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Plywood better than plastic WAS:Re: lazy bjorn recliner

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  • msgilliandurham
    ... better than Coleman camp furniture. It s not very hard to make, and isn t horribly expensive. [...] My thoughts on periodness of anything is, if I at least
    Message 1 of 2 , Feb 23, 2005
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      --- In medievalsawdust@yahoogroups.com, "Brian Tychonski"
      <BrianBroadaxe@M...> wrote:
      > Yeah, plywood furniture isn't period, but it looks a hell of a lot
      better than Coleman camp furniture. It's not very hard to make, and
      isn't horribly expensive. [...] My thoughts on periodness of anything
      is, if I at least get people trying to make things that at least look
      sort of period, some of them will eventually try to make things that
      are. In the interim the level of appearance of the encampments is
      improved either way. [...] How much better would an event look if
      everyone at least had wooden chairs, chests, and tables? [...]They
      also required minimal tools and minimal skill to produce. They also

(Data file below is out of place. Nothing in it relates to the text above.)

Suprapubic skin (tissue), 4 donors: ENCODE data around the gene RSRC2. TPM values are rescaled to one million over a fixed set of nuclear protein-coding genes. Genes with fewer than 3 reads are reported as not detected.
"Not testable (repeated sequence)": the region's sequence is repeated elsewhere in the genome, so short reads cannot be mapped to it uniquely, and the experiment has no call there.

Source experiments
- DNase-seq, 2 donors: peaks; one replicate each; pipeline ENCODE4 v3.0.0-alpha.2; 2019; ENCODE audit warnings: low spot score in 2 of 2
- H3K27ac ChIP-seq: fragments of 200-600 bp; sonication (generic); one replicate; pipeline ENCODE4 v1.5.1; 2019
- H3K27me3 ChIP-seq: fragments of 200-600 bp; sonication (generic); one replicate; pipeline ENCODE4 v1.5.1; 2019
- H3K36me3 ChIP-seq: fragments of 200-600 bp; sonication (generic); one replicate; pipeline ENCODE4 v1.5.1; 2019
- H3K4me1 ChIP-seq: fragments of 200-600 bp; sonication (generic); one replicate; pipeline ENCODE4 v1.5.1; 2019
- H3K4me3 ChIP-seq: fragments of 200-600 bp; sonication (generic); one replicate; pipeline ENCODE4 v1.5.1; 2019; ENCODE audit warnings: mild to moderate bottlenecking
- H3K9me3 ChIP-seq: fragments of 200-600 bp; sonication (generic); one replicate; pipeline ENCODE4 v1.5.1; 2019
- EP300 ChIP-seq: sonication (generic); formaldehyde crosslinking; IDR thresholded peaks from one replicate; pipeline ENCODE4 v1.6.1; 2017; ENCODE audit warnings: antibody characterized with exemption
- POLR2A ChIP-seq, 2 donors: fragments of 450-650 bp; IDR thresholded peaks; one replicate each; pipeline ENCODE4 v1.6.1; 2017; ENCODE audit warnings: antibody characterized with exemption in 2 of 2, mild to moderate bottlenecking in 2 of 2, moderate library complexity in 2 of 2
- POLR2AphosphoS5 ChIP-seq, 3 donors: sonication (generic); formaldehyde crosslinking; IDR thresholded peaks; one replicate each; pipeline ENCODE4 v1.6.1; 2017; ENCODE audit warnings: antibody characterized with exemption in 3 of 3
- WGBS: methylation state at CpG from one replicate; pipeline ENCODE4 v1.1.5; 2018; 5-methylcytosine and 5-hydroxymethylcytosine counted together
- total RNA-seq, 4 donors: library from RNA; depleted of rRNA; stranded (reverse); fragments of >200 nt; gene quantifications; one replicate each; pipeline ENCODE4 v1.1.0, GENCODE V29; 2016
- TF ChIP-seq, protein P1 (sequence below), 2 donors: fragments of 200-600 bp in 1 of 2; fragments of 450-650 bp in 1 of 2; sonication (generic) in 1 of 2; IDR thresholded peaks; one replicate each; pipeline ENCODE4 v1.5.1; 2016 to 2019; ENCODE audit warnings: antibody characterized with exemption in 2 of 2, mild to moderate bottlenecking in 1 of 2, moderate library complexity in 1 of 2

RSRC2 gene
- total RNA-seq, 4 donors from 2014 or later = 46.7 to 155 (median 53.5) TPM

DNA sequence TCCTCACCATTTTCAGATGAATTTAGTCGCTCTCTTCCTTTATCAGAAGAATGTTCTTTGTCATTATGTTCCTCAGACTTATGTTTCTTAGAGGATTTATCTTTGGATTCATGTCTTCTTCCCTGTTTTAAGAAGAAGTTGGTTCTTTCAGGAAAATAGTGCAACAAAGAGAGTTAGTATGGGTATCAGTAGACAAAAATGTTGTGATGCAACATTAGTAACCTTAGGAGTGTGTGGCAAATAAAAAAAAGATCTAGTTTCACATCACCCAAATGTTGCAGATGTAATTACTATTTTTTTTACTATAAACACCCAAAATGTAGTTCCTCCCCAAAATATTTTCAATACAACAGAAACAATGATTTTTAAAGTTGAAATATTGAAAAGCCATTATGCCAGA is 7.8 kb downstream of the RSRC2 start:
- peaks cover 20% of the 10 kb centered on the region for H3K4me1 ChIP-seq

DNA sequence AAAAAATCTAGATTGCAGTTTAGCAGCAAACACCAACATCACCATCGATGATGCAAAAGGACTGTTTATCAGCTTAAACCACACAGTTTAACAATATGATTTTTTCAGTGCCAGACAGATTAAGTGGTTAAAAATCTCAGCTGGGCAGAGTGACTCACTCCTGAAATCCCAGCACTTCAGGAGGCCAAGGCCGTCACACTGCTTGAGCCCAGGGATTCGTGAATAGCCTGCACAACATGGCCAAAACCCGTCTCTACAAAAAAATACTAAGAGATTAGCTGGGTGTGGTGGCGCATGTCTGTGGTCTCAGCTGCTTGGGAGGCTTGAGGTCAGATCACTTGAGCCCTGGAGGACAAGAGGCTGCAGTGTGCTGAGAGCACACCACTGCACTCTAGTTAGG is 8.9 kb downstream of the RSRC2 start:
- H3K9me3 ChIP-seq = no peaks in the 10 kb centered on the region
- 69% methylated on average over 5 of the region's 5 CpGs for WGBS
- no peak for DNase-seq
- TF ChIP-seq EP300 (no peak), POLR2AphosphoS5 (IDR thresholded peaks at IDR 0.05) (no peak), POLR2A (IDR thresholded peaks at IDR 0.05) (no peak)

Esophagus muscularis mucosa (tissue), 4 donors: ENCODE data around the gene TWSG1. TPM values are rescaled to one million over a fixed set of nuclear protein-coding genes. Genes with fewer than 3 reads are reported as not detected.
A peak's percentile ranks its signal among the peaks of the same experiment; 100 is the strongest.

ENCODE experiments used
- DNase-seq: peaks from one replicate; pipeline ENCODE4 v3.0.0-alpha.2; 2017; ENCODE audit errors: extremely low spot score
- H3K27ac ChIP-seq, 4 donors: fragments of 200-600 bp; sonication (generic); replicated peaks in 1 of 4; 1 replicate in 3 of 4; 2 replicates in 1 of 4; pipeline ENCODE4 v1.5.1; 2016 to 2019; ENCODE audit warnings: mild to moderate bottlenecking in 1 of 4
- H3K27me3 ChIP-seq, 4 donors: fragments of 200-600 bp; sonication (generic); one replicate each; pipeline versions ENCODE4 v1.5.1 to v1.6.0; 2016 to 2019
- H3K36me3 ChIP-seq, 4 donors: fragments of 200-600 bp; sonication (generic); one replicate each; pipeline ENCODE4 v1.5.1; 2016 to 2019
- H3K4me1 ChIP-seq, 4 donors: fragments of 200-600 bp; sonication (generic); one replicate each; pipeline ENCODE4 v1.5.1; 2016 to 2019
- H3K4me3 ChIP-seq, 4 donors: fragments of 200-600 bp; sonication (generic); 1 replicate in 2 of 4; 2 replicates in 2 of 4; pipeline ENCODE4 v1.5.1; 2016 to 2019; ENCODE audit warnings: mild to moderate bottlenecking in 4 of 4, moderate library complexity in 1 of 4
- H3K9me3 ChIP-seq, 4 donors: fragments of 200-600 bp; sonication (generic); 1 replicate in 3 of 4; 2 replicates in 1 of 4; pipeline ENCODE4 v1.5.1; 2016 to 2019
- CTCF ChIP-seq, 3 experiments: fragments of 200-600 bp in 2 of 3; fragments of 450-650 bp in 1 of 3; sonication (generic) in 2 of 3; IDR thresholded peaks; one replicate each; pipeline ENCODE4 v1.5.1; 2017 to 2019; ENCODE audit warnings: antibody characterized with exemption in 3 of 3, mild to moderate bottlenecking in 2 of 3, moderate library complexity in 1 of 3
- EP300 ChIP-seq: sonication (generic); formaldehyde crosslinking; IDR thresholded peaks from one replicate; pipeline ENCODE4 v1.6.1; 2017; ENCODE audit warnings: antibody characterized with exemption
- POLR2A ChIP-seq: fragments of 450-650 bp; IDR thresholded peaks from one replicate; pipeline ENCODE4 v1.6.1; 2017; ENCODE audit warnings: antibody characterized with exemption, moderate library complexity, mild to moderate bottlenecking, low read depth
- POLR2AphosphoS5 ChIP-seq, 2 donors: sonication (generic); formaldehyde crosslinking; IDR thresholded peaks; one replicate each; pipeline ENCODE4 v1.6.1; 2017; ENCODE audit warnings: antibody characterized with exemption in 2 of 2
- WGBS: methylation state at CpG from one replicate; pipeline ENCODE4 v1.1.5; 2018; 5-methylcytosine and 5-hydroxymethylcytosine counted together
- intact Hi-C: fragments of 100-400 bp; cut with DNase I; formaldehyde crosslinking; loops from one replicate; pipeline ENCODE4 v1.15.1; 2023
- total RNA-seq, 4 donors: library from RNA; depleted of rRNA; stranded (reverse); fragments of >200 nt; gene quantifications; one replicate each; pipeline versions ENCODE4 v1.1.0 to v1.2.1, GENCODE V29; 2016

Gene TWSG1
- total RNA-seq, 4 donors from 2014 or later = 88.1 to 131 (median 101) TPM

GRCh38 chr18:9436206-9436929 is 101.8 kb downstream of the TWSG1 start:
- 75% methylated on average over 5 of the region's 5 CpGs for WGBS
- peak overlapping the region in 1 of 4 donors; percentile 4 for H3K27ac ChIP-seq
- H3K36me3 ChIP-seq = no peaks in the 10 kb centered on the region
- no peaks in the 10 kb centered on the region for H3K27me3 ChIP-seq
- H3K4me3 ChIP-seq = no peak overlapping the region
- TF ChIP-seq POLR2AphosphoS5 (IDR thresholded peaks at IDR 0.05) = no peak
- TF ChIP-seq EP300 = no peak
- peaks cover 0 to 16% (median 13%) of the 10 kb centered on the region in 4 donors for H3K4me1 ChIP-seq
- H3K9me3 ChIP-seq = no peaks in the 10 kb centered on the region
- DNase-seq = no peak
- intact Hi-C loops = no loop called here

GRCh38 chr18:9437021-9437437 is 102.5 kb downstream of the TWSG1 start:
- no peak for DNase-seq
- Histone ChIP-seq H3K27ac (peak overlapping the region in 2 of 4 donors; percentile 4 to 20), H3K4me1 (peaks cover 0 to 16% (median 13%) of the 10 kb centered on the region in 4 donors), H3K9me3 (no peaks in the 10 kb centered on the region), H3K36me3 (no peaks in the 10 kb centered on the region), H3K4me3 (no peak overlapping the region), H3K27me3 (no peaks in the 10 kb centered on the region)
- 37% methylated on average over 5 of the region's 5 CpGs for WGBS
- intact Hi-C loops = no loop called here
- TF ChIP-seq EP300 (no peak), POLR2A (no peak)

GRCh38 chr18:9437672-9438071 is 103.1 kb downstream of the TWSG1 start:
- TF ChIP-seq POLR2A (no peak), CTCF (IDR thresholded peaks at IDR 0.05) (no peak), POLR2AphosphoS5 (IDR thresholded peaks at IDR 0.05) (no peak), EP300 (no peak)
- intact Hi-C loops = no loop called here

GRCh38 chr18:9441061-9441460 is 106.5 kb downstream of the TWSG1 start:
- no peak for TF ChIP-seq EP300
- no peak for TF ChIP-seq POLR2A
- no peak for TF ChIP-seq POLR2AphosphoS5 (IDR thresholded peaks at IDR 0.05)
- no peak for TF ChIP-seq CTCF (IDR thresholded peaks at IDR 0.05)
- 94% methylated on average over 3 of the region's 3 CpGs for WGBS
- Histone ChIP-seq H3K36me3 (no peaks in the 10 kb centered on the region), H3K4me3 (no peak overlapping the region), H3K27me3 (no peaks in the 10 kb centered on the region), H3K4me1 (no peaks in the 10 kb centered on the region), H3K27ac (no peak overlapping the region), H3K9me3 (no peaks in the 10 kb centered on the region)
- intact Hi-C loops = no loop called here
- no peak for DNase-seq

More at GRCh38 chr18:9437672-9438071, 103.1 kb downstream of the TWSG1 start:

produced far more ambience than one piece of furniture surrounded by
      plastic tubs, ice chests, and folding campchairs ever would, no
      matter how magnificent that one piece might be.

      For what it's worth, I am more of this same opinion -- plywood is
      better than plastic (although IMHO yellow pine is better than ply
      <g>). And there *is* some evidence of "laminated" wood in the 1000
      years of SCA-era, is there not? just no evidence of it being used for
      furniture? I don't think there is *any* evidence of the existance of
      plastic ...

      I think it's worth while to AT LEAST encourage folks to trot down to
      their local BigBox HomeStore (tm) and get the store to slice up a
      bunch of 1x12s, and hammer these into 6-board boxes. Heck, even
      wooden crates from the local craft store ($6 on sale) are better than
      Rubbermaid, IMHO.

      [Master Will, maybe you want to plug the MeridianWW Mary Rose project
      here?]

      My first thought for my SCA equipment is that it not be screaming
      modern, and jerk me back to the 21st Century -- the "Somewhere in
      Time" approach. The SCA is its own culture, whether we like it or
      not, and has its own material culture and artifacts (such as plywood
      recliners). It also seems to me that it's a much smaller jump,
      behaviorally, from 6-board pine boxes to poplar or oak hutches, than
      from plastic to wood. The first step is the biggest, and hardest.

      I think it would be a wonderful thing if every newcomer to a group
      be gifted, or at least loaned, a cheap 6-board box. This could be
      handled by the Gold Key, and would certainly make the newbie feel
      welcome! (of course it's easy for me to say this, since I'm not
      currently affiliated with a group, and am not going to get tapped to
      make these! <g>)

      IMHO/YMMV --

      Gillian Durham
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